November 9, 2023

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LITIGATION TRACKER ... Trump Trials Clearinghouse


“What the mainstream media is saying about the indiscriminate fire and the actors—I mean you literally have paid actors who are pretending to be killed, pretending to be treated.” — Rep. Cory Mills (R-FL) claiming that “paid actors” are pretending to be killed in the Israel-Hamas war.

“I’m gonna say to NIH scientists, God bless you all. Thank you for public service. We’re going to give infectious disease a break for about eight years.” — Robert F. Kennedy Jr. told a conference that if he is elected president, he would have the National Institutes of Health move away from covering infectious disease outbreaks like Covid and measles.

“That’s something I’m going to prove before I die.” —Rep. George Santos addresses the claims he’s made about his Jewish heritage in this one-on-one with CNN’s Manu Raju.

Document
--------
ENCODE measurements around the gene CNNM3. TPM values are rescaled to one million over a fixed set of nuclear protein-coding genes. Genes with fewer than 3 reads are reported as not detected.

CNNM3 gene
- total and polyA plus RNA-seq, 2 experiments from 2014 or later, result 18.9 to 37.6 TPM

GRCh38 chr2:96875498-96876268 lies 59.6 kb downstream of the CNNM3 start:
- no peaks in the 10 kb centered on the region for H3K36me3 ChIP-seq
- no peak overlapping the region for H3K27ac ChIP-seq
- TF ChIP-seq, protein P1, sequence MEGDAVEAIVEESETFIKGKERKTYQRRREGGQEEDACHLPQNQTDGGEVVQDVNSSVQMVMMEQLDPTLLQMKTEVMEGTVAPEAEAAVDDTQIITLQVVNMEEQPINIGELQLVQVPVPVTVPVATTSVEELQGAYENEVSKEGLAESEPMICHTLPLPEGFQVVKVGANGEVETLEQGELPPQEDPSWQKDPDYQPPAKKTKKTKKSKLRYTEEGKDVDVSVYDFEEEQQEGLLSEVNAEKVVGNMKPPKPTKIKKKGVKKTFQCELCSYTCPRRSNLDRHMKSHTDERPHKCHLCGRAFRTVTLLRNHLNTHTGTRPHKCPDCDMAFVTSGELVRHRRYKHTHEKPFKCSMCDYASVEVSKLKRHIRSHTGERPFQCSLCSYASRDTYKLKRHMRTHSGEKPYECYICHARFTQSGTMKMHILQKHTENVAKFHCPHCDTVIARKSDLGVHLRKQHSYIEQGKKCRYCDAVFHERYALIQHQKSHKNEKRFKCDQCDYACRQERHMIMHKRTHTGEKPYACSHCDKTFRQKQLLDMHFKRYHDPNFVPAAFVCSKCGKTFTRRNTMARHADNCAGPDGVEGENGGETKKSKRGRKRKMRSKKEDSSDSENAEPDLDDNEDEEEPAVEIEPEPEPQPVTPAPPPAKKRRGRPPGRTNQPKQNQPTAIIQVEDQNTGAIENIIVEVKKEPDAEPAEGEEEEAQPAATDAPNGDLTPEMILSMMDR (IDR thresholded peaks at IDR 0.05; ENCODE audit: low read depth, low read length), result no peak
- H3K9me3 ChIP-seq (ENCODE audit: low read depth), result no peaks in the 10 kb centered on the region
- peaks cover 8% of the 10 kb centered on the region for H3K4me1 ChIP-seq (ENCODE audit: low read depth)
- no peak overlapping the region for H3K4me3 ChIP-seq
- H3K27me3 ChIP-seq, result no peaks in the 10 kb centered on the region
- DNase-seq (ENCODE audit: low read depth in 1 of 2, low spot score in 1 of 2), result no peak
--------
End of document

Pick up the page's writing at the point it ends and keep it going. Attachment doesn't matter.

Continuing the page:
Former Housing Secretary Ben Carson was interviewed on CNN by Abby Phillip:
Phillip : What evidence do you have that the DOJ has been weaponized against Trump?
Carson: Al Capone had one indictment. Trump has four.
Phillip: I don’t think that’s evidence of anything except that Trump allegedly has committed conduct that has resulted in indictments.
“ I think when we look at this, as a whole, I would encourage the other side to not so lightly throw around the idea of innocent Palestinian civilians. I don't think we would so lightly throw around the term innocent Nazi civilians” — Rep. Brian Mast (R-FL) compared Palestinians facing a humanitarian crisis in Gaza to Nazis during World War II.